The last goths of Tashkent
The desecration of a cemetery in Tashkent has been blamed on goths, and two have been arrested. But members of this dwindling community say this is the kind of persecution that is forcing many of them to leave the country.
With their pale painted faces, carefully sculpted dyed-black hair and heavy eyeliner, goths are not a common sight in the predominantly Muslim central Asian nation of Uzbekistan.
The youth subculture has had a small presence on the streets of the capital, Tashkent, since the 1990s.
A fascination with gothic horror, Victoriana and pagan-inspired flouncy fashion in dark moody colours is not normally a sign of political dissent. But goths here believe they are increasingly being targeted by the authorities who, they say, show little tolerance for alternative lifestyles.
When graves in the oldest Christian cemetery in Tashkent were desecrated recently, police were swift to arrest two young men they labelled as "goths".
But goths there have vociferously denied that anyone in their community could have had anything to do with the vandalism at the Botkin cemetery.
The graveyard dates back to 1872 and young Uzbek goths say the place is treasured for its leafy tranquillity and a romantic atmosphere tinged with morbidity - all qualities that goths find compelling.
"I liked walking with my friends in the leafy, shadowy quiet alleys of the cemetery, looking at old sculptures and discussing gothic art," says Leticia, one of the few remaining goths in Tashkent.
"We have respect for graves, we even romanticise death," she added.
Leticia is a striking 18-year-old who attracts a lot of attention wearing a long black leather dress and a large cross around her neck. She became interested in goth culture while studying in Poland and through her love of classical music. Her father, who is German, supports her lifestyle choice, but her mother is more uncertain.
But Leticia herself remains committed. "To me, being a goth is a way of life," she says. "Once a goth, always a goth."
She says she can count barely 200 goths in Uzbekistan, a country with a population of 30 million. She knows most of them through Facebook where her friends list their second name as Manson - a tribute to their hero, American singer Marilyn Manson.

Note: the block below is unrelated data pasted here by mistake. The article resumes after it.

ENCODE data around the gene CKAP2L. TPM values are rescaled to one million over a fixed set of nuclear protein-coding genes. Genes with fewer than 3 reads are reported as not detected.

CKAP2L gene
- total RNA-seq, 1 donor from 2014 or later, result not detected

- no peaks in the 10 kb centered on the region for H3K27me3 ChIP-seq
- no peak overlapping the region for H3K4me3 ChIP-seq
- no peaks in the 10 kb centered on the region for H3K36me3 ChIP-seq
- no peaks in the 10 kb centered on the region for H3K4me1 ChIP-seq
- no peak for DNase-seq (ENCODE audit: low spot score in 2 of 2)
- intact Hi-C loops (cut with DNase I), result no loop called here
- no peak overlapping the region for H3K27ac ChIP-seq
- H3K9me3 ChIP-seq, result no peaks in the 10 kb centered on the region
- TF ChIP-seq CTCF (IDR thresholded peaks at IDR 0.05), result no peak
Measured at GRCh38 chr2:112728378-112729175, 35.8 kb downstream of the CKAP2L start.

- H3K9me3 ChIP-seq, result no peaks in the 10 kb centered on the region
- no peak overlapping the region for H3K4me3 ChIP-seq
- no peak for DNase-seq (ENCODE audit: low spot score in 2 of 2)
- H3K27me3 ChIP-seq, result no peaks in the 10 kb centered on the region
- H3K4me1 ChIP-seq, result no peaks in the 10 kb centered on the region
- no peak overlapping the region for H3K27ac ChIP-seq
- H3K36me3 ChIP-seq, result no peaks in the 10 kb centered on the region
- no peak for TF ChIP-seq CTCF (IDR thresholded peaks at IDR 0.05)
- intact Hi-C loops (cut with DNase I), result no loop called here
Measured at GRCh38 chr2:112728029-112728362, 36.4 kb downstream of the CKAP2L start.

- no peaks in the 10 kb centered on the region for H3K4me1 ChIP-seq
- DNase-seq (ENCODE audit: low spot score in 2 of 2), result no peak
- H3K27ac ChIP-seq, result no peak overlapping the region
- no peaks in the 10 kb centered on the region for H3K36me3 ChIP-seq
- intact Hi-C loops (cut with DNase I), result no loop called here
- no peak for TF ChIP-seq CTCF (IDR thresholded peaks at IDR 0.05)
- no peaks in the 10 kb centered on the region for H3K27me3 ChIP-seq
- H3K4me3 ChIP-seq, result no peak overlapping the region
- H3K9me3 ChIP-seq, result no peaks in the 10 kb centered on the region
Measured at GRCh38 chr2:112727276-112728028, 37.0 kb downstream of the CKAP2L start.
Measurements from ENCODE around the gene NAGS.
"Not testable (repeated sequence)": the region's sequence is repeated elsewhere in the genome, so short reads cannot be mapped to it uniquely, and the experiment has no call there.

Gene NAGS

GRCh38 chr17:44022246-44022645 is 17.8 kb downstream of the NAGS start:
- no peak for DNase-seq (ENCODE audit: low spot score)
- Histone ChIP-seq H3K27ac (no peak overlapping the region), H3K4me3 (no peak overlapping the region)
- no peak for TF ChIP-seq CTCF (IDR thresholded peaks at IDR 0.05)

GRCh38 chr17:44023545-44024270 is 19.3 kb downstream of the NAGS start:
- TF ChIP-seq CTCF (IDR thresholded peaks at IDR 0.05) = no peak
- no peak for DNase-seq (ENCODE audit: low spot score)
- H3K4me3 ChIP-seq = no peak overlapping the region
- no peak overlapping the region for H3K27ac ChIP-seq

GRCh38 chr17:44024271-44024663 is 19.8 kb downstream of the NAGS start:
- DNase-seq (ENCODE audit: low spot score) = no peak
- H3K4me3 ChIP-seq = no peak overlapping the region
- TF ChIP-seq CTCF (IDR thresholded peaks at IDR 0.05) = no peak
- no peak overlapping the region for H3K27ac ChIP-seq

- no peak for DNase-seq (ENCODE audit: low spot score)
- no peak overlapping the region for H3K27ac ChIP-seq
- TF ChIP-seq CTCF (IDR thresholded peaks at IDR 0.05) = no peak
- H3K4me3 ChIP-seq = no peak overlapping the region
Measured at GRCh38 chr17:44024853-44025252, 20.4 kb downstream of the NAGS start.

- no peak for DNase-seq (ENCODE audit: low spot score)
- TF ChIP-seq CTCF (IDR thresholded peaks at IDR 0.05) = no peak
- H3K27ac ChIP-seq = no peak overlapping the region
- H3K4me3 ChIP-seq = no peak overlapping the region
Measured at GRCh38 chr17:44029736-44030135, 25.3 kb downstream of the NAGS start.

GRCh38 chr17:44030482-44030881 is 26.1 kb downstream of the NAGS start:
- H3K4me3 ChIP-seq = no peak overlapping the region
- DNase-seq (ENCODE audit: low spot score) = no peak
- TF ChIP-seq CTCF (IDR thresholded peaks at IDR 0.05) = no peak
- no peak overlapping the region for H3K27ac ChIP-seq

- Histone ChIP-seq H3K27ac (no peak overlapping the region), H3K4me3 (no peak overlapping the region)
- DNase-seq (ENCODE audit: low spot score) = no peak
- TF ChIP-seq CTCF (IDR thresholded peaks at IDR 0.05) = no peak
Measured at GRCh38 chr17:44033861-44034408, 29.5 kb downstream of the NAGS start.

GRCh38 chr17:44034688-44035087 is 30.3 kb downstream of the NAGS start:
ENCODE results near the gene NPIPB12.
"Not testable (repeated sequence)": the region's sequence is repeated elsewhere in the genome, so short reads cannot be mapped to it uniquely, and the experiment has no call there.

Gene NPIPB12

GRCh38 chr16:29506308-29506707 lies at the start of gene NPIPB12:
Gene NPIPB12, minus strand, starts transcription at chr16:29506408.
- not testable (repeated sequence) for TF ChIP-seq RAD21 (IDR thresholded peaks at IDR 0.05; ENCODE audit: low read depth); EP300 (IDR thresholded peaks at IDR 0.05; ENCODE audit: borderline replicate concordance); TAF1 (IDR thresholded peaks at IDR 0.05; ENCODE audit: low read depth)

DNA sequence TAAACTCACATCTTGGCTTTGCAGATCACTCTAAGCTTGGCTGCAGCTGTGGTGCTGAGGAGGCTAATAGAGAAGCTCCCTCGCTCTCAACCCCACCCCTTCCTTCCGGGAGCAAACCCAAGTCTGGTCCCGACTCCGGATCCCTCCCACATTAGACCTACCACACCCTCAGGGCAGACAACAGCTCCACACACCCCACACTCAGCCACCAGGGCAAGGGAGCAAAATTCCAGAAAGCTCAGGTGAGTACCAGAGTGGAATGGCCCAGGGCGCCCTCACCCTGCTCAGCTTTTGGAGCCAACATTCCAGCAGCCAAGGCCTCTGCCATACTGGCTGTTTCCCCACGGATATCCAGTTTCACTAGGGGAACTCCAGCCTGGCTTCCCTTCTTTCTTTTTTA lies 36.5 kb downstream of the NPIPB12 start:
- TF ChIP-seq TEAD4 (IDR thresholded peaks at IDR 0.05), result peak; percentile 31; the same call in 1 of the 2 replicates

In a bar in Tashkent, Leticia and her pierced and tattooed friend Gotya described the intense pressure they now feel because of what they describe as prejudice amid a series of alarming developments.
Goths used to meet up in Tashkent's only Roman Catholic church, but they are now banned from entering it. Concerts of their favourite local band, Festa Martyria, who perform in a gothic style, have been cancelled since last year.
And of greater concern to them is the fact that youths dressed in gothic fashion are likely to be harassed in public. A number are arrested and then released without charge, they contend.
They claim that the government, by arresting the goths accused of vandalising the cemetery, is looking for an excuse to ban alternative youth groups altogether.
But the pressure is even greater for girls from a Muslim background who turn to the goth aesthetic and start wearing accessories like crosses and skulls.
This creates significant public consternation and local media have even been at the vanguard of a backlash against alternative cultures.
There has been a campaign in Uzbek media denouncing Western mass culture for encouraging "immorality" among the youth and for "damaging the country's national values and traditions". Rap, rock and heavy metal have been labelled "alien music" and some genres have been subsequently banned.
Recently even Russian state TV broadcast claimed that goths engage in cannibalism. Many Uzbeks watch Russian television and are influenced by such coverage.
During one punk rock concert during the last two years, masked police turned up in large numbers and began rounding up the fans, detaining some for several hours.
The BBC tried to get a response from the Uzbek authorities, but they did not provide any. They do not respond to queries, saying the BBC is not accredited in Uzbekistan.
At a well-known club on the outskirts of Tashkent, an event that in the past might have attracted up to 300 people, now only draws about 20 or 30. Most tried to avoid the camera.
"Why do the authorities ban our looks?" wondered one person, who wished to remain anonymous.
A former member of the heavy metal band The Rebels, known as Dilshod, himself from a Muslim background, says that pressure from the authorities on alternative youth culture eventually meant his band split up.
Some of his friends left the country. He is also planning to go abroad for a creative writing course.
During the last years of the USSR, there was an explosion of youth cultures.
Gotya's mother used to tell him how Tashkent was a truly cosmopolitan city where Russians, Armenians and Jews all mixed. After the collapse of the Soviet Union, rising nationalism persuaded many to go abroad.
In those days, Gotya's brothers were rockers and he shares their love of rock music. He says that his mother accepted his brothers' looks with their single ear piercings.
"In the past there were lots of goths, punks, satanists and rockers around," says Gotya sadly.
While Uzbekistan appears to be a less-than-hospitable place for such subcultures, Leticia and Gotya too are thinking about emigrating to other countries, like Russia or Poland.
This cannot be good news for a country that has been trying hard to prove itself more attractive to Westerners.